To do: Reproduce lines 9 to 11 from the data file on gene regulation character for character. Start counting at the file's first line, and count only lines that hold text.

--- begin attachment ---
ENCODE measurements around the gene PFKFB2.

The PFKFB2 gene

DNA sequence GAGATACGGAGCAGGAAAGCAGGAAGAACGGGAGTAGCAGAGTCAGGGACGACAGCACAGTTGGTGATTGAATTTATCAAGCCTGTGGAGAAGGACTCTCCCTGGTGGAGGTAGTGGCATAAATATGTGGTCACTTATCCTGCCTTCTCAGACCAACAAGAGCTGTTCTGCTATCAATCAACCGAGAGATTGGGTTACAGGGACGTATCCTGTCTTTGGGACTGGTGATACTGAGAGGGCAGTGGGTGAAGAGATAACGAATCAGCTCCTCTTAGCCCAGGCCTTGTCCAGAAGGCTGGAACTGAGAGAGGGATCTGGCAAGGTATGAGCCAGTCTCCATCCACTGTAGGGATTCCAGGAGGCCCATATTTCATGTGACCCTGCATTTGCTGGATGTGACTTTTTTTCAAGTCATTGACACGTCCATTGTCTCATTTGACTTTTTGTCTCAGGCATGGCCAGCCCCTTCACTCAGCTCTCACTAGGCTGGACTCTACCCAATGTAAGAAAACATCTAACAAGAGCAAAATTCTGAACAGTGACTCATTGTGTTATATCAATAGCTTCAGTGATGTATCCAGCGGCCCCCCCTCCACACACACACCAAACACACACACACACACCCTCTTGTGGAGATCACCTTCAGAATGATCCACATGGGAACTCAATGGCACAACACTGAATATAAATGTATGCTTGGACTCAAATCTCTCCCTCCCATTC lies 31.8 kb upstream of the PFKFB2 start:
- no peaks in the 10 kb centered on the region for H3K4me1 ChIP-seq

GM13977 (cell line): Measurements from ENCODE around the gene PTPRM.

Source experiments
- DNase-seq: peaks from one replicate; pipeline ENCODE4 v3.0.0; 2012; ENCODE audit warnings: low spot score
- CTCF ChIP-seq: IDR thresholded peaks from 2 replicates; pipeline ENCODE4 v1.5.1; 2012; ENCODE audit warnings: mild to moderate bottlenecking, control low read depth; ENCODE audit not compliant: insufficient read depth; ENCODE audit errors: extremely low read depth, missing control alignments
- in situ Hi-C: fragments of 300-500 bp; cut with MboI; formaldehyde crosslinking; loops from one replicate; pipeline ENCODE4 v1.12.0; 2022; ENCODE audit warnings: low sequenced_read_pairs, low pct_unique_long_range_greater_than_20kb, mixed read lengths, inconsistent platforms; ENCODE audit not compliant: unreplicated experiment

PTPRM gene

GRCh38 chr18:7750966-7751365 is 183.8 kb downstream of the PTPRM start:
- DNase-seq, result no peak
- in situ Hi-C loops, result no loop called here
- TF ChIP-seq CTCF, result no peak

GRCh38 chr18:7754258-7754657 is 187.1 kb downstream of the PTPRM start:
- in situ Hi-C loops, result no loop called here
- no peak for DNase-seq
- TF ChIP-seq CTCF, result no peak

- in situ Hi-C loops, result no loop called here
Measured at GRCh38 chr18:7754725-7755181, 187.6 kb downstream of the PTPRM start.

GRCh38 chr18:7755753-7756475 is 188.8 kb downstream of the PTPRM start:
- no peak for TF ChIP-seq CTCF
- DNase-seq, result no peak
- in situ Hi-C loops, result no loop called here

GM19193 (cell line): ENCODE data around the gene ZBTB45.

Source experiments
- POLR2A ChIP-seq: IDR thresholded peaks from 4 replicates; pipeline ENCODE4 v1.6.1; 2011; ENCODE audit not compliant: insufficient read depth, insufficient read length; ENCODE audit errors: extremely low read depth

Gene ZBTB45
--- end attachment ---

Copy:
- in situ Hi-C: fragments of 300-500 bp; cut with MboI; formaldehyde crosslinking; loops from one replicate; pipeline ENCODE4 v1.12.0; 2022; ENCODE audit warnings: low sequenced_read_pairs, low pct_unique_long_range_greater_than_20kb, mixed read lengths, inconsistent platforms; ENCODE audit not compliant: unreplicated experiment

PTPRM gene

GRCh38 chr18:7750966-7751365 is 183.8 kb downstream of the PTPRM start: